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The most common interface used globally to connect external devices to computers, USB connections, are vulnerable to information leakage, which makes them even less secure than has been thought, researchers said.

After testing over 50 different computers and external USB hubs, University of Adelaide researchers found over 90 percent of them leaked information to an external USB device.

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“USB-connected devices include keyboards, cardswipers and fingerprint readers which often send sensitive information to the computer,” said project leader Dr. Yuval Yarom, research associate with the University of Adelaide’s School of Computer Science.

“It has been thought that because that information is only sent along the direct communication path to the computer, it is protected from potentially compromised devices,” Yarom said. “But our research showed that if a malicious device or one that’s been tampered with is plugged into adjacent ports on the same external or internal USB hub, this sensitive information can be captured. That means keystrokes showing passwords or other private information can be easily stolen.”

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This channel-to-channel crosstalk leakage is analogous with water leaking from pipes, Yarom said.

“Electricity flows like water along pipes – and it can leak out,” he said. “In our project, we showed that voltage fluctuations of the USB port’s data lines can be monitored from the adjacent ports on the USB hub.”

The leak was discovered by University of Adelaide student Yang Su, in the School of Computer Science, in collaboration with Dr. Daniel Genkin (University of Pennsylvania and University of Maryland) and Dr. Damith Ranasinghe (Auto-ID Lab, University of Adelaide). They used a modified cheap novelty plug-in lamp with a USB connector to read every key stroke from the adjacent keyboard USB interface. The data was sent via Bluetooth to another computer.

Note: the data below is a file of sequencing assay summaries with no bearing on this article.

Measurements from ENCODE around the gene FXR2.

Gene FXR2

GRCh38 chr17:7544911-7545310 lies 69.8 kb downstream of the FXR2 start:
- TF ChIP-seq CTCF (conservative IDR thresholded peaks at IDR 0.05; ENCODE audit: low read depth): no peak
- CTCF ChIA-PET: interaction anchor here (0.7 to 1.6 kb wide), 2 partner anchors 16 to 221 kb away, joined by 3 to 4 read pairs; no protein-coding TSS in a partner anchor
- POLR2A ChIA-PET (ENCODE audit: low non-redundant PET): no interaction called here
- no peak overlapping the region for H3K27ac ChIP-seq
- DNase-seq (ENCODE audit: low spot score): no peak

Yarom said other research has shown if USB sticks are dropped on the ground, 75 percent of them are picked up and plugged into a computer. But they could have been tampered with to send a message via Bluetooth or SMS to a computer anywhere in the world.

“The main take-home message is that people should not connect anything to USB unless they can fully trust it,” Yarom said. “For users, it usually means not to connect to other people devices. For organizations that require more security, the whole supply chain should be validated to ensure that the devices are secure.”

The long-term solution is that USB connections should be redesigned to make them more secure, he said.

“The USB has been designed under the assumption that everything connected is under the control of the user and that everything is trusted – but we know that’s not the case,” Yarom said. “The USB will never be secure unless the data is encrypted before it is sent.”

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